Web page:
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Our motto: "Critical thinking in the cheap seats." Unbiased, honest classical music and opera opinions, occasional obituaries and classical news reporting, since 2007. All written content © 2016 by Paul J. Pelkonen. For more about Superconductor, visit this link. For advertising rates, click this link. Follow us on Facebook.

Monday, November 6, 2017

Concert Review: A Calmer, Simpler, More Nervous Time

Alan Gilbert revisits The Age of Anxiety.
by Paul J. Pelkonen
Very, very nervous: Makoto Ozone (at piano) and conductor Alan Gilbert bring The Age of Anxiety
to the New York Philharmonic. Photo by Chris Lee © 2017 New York Philharmonic.
Americans who do not live in the bubbling cauldron of New York City, claim to long for a simpler, easier time. When picket fences were white, the mail was delivered regularly, and people's lives echoed the covers of trite magazines sold in supermarket checkout lines. However, New Yorkers know different. That difference was on proud display Saturday night as Alan Gilbert led the second of three programs at the New York Philharmonic dedicated to the music of Leonard Bernstein.


Bernstein’s Philharmonic: A Centennial Festival is so far an artistic success, a last bequest from Mr. Gilbert, who exited the orchestra this spring for a job (and a better concert hall) in Hamburg, Germany. Week Two sandwiched George Gershwin's Rhapsody in Blue between two relative Bernstein rarities: the musical sketches Prelude, Fugue and Riffs and the composer's Symphony No. 2, inspired by and titled after the W. H. Auden poem The Age of Anxiety.

Prelude, Fugue and Riffs was first assembled for a Bernstein-hosted television program. Its opening consists of leftover music from the Broadway show Wonderful Town and captures that musical's feverish, energy-crazed portrait of New York through the eyes of three sailors on leave. The truncated Philharmonic (just reeds, trombones, trumpets, piano and percussion) dug eagerly into this rich musical treat, playing Bernstein's music with the enthusiasm they seem to reserve only for his work.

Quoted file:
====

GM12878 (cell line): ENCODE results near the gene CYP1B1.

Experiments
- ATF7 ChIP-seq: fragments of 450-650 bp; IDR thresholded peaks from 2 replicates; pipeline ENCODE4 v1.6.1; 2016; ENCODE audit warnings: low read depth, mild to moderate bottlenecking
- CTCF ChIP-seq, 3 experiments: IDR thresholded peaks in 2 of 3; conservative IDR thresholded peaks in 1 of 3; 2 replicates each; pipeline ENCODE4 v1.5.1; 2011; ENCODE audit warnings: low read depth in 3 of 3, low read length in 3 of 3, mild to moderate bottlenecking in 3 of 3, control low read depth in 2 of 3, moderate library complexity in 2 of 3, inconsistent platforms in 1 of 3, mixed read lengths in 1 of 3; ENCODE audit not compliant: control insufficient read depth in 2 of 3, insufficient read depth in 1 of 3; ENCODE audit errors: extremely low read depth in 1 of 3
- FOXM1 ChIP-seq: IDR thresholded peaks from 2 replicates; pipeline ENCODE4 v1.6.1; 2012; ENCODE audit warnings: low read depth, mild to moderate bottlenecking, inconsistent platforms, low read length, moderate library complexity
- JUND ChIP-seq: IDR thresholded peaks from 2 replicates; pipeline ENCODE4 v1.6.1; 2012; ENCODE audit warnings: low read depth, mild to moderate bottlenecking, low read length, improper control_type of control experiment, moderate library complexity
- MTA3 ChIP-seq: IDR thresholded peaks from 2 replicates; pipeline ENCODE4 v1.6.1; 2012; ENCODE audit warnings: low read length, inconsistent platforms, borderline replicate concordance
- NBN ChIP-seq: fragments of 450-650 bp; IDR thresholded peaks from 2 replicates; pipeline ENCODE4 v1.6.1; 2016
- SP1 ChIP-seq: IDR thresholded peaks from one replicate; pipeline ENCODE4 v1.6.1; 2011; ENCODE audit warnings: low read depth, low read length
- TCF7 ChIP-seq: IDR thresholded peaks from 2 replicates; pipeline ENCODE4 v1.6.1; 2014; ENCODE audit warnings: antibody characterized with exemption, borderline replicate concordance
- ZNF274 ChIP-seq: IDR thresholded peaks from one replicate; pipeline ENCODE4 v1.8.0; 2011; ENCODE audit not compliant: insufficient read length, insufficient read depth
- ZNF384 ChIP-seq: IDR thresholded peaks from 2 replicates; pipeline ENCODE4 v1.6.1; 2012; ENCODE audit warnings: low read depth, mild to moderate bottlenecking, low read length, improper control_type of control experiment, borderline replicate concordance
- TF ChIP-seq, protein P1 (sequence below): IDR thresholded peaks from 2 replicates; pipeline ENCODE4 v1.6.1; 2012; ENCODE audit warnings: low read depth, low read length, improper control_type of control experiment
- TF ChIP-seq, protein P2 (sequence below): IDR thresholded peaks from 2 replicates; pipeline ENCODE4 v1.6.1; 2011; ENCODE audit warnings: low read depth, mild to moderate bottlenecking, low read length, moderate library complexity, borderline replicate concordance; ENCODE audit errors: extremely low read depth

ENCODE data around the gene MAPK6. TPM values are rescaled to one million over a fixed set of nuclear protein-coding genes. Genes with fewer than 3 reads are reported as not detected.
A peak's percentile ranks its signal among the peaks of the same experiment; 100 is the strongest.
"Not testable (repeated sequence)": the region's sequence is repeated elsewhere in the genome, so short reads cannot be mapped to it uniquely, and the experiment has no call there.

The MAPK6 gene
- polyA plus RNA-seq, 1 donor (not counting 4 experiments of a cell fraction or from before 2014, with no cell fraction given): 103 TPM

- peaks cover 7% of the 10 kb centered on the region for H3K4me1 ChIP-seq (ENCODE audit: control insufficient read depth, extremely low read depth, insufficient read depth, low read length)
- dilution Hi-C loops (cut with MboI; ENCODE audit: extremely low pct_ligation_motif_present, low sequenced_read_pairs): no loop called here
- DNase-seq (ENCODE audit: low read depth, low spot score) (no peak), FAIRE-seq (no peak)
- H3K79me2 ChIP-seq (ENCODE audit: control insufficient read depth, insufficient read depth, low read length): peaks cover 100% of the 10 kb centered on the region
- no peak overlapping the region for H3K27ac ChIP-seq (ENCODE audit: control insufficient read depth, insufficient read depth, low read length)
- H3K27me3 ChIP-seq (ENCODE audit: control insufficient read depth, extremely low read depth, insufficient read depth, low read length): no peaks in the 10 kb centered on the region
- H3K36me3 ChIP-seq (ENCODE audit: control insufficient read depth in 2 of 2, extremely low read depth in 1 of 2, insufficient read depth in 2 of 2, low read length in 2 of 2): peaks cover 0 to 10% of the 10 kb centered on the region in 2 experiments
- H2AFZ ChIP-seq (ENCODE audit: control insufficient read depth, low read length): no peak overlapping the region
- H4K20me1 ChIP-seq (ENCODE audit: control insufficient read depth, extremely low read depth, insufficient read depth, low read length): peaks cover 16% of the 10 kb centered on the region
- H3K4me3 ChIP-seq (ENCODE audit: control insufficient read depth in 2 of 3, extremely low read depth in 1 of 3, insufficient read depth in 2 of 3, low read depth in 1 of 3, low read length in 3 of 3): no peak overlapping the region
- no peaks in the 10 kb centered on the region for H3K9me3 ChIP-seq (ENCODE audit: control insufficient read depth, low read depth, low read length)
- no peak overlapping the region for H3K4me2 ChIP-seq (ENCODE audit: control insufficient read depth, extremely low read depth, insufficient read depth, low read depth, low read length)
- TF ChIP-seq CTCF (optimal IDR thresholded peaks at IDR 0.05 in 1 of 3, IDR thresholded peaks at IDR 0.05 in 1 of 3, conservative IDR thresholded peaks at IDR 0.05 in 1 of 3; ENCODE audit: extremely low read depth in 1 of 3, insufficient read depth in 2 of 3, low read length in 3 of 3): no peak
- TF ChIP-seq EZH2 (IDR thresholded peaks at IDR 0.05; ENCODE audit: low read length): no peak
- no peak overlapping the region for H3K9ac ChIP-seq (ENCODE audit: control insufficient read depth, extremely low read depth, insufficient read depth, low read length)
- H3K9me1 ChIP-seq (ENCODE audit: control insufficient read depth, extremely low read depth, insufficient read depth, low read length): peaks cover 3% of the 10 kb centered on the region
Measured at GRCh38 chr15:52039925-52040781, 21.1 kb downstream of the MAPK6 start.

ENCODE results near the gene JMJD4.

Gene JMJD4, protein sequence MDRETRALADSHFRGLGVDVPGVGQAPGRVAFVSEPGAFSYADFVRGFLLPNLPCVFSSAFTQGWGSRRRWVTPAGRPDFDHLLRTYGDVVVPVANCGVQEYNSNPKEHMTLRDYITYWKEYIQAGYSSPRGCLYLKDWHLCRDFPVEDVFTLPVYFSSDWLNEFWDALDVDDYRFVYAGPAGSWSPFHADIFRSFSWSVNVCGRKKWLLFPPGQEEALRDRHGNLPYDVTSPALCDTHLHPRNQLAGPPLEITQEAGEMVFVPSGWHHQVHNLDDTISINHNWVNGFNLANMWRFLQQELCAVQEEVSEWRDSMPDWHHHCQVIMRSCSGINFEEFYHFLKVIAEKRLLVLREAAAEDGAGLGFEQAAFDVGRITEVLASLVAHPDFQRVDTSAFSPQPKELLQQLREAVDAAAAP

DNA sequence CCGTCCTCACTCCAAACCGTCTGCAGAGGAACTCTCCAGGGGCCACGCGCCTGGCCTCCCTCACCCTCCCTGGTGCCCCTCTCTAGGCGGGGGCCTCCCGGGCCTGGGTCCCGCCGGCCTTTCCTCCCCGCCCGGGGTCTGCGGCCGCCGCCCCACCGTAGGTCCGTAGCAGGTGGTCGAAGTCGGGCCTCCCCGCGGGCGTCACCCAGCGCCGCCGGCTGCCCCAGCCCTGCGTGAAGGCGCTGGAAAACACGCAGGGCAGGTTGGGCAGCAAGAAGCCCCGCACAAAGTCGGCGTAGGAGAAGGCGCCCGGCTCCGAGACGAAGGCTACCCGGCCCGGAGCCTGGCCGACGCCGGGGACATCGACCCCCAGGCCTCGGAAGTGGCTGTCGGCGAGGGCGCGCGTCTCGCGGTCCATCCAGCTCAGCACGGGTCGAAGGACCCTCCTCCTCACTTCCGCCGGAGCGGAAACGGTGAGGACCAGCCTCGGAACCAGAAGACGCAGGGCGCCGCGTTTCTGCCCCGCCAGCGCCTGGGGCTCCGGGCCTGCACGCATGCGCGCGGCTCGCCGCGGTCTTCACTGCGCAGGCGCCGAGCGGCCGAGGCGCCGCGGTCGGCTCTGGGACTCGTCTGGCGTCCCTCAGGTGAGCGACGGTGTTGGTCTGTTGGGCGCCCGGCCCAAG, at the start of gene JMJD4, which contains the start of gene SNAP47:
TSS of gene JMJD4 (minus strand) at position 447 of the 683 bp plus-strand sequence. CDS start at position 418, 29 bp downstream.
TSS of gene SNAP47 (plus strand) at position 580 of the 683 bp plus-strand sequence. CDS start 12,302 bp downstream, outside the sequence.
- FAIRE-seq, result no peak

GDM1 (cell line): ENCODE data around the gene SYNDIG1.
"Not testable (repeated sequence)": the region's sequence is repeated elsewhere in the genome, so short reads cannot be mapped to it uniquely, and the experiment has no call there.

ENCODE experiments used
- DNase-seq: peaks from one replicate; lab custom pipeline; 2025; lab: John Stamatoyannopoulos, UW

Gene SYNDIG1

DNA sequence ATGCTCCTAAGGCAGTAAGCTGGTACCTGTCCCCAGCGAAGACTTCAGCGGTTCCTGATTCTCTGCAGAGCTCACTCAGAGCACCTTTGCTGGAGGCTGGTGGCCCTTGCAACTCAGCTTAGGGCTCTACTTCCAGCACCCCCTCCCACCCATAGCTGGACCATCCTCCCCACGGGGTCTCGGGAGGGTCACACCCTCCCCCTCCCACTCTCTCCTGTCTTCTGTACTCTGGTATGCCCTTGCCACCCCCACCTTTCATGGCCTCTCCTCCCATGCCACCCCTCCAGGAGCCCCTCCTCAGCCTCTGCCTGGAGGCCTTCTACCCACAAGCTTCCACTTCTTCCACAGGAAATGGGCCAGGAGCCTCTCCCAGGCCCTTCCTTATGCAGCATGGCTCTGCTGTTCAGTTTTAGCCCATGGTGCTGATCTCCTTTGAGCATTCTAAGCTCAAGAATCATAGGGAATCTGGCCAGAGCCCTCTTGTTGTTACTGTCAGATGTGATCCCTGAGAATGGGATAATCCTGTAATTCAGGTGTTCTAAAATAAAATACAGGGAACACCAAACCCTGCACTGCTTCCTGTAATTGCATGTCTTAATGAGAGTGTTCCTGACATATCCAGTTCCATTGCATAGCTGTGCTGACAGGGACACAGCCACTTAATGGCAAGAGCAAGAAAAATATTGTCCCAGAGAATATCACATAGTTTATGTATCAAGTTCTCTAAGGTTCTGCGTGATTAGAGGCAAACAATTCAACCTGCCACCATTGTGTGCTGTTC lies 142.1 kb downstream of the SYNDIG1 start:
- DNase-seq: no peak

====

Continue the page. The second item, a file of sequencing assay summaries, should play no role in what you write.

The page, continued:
The huge but short fugue is a bit of a musical joke, consisting of contrapuntal writing for a vast range of saxophones. The "riffs" were the most entertaining part of this work, with virtuoso clarinet soloing from Anthony McGill and a battle between himself, the piano and the three percussionists for musical supremacy. The whole wound up in a big-band blowout chord, reminding one more of a Jazz at Lincoln Center show than a typical Philharmonic performance. It was most refreshing.

Then followed a long change as stagehands arranged chairs, moved the piano and set the venue up to accommodate the full orchestra. The pianist for Rhapsody was jazz composer  Makoto Ozone, and he and Mr. Gilbert proved to able collaborators on the full version of this famous piece. True, the long cadenza was a bit self-indulgent, wandering into modal territories before strings, horn and triangle brought the piece back home, but the strong playing of the orchestra made this familiar Gershwin work sparkle.

At first glance, the Symphony No. 2 appears to have more in common with a piano concerto than with a symphony. However its structure is completely different. Bernstein cast the piece in two sections, each a loose series of movements defined by abrupt shifts in tempo. These shifts are a series of variations in the first half, paralleling the plot of Auden's epic poem. It tells the story of four New Yorkers attempting to solve the problems of the world in a midtown bar at four in the morning. The music goes from melancholy to exultant in the manner of Bernstein's idol Gustav Mahler, and the piano weaves itself seemly into the fabric of the large orchestral ensemble.

Mr. Gilbert led a performance of this work consistent and compatible with his earlier excisions into Bernstein's repertory. He drew mysterious minor chords from the winds and shivering, juddering figures in the strings that set the listener on edge. Mr. Ozone's piano was a light of melodic sanity in this darkness, tracing out the work's key themes before being answered by the thundering orchestra. Taut dance rhythms exploded in the strings and percussion, whipping to a furious climax. The second half was the trek back to the opening, with the themes announced now in a thunder of timpani and brass.

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Since 2007, Superconductor has grown from an occasional concert or CD review to a near-daily publication covering classical music, opera and the arts in and around NYC, with excursions to Boston, Philadelphia, and upstate NY. I am a freelance writer living and working in Brooklyn NY. And no, I'm not a conductor.